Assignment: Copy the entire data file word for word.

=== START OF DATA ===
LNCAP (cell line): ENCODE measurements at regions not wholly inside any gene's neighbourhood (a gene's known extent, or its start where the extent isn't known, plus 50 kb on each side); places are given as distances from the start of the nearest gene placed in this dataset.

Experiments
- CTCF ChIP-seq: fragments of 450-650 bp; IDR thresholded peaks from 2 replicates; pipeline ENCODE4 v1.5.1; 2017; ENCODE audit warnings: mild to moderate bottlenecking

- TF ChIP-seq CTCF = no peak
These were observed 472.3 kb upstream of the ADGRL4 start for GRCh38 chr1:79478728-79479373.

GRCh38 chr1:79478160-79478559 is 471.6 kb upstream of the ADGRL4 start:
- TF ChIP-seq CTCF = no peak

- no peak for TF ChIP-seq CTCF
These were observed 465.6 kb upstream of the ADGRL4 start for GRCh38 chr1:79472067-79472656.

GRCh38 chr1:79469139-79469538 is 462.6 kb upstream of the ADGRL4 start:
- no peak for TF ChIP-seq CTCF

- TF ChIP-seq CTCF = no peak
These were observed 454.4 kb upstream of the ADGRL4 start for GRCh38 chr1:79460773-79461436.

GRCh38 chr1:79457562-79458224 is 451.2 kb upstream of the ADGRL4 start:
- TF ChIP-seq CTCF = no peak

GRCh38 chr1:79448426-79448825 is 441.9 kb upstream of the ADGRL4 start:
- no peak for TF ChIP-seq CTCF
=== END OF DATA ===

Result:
LNCAP (cell line): ENCODE measurements at regions not wholly inside any gene's neighbourhood (a gene's known extent, or its start where the extent isn't known, plus 50 kb on each side); places are given as distances from the start of the nearest gene placed in this dataset.

Experiments
- CTCF ChIP-seq: fragments of 450-650 bp; IDR thresholded peaks from 2 replicates; pipeline ENCODE4 v1.5.1; 2017; ENCODE audit warnings: mild to moderate bottlenecking

- TF ChIP-seq CTCF = no peak
These were observed 472.3 kb upstream of the ADGRL4 start for GRCh38 chr1:79478728-79479373.

GRCh38 chr1:79478160-79478559 is 471.6 kb upstream of the ADGRL4 start:
- TF ChIP-seq CTCF = no peak

- no peak for TF ChIP-seq CTCF
These were observed 465.6 kb upstream of the ADGRL4 start for GRCh38 chr1:79472067-79472656.

GRCh38 chr1:79469139-79469538 is 462.6 kb upstream of the ADGRL4 start:
- no peak for TF ChIP-seq CTCF

- TF ChIP-seq CTCF = no peak
These were observed 454.4 kb upstream of the ADGRL4 start for GRCh38 chr1:79460773-79461436.

GRCh38 chr1:79457562-79458224 is 451.2 kb upstream of the ADGRL4 start:
- TF ChIP-seq CTCF = no peak

GRCh38 chr1:79448426-79448825 is 441.9 kb upstream of the ADGRL4 start:
- no peak for TF ChIP-seq CTCF